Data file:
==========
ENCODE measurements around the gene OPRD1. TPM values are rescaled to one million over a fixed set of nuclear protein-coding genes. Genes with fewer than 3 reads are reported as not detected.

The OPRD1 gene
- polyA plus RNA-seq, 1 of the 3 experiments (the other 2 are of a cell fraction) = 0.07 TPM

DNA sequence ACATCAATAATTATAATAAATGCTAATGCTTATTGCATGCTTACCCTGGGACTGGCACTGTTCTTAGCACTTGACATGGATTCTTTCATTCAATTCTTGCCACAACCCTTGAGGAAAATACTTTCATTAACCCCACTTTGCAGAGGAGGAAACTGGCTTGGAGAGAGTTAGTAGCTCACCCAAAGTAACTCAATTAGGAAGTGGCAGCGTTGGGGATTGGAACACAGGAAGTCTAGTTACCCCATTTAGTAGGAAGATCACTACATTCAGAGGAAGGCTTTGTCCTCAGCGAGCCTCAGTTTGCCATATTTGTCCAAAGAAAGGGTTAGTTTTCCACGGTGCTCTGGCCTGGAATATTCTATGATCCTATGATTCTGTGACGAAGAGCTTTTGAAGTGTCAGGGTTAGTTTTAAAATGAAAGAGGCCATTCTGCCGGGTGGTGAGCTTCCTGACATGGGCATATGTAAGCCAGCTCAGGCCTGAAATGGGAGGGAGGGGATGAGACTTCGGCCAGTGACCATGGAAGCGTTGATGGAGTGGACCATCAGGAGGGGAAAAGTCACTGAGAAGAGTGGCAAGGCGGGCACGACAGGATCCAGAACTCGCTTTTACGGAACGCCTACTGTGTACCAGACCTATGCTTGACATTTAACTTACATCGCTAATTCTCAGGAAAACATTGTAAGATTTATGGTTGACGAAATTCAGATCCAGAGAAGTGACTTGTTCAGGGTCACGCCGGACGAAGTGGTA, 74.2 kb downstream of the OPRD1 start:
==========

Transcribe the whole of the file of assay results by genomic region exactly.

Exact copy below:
ENCODE measurements around the gene OPRD1. TPM values are rescaled to one million over a fixed set of nuclear protein-coding genes. Genes with fewer than 3 reads are reported as not detected.

The OPRD1 gene
- polyA plus RNA-seq, 1 of the 3 experiments (the other 2 are of a cell fraction) = 0.07 TPM

DNA sequence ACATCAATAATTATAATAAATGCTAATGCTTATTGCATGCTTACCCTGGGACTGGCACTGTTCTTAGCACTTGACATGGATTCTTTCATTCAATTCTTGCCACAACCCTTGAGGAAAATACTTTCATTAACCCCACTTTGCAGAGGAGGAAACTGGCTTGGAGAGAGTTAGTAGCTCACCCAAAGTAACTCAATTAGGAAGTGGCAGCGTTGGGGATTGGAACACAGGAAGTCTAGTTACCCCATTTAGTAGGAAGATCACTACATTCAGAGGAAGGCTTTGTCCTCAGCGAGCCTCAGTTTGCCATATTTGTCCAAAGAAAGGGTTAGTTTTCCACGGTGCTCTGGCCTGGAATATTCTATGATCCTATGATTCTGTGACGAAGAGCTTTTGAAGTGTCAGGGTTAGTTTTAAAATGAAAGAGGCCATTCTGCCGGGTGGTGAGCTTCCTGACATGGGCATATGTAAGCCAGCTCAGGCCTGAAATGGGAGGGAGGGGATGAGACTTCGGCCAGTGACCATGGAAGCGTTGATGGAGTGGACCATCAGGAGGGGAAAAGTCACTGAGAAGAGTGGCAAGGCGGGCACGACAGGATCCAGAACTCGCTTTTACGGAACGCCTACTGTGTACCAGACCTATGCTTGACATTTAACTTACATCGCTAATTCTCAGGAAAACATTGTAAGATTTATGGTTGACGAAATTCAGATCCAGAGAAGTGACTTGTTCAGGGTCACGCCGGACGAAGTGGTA, 74.2 kb downstream of the OPRD1 start: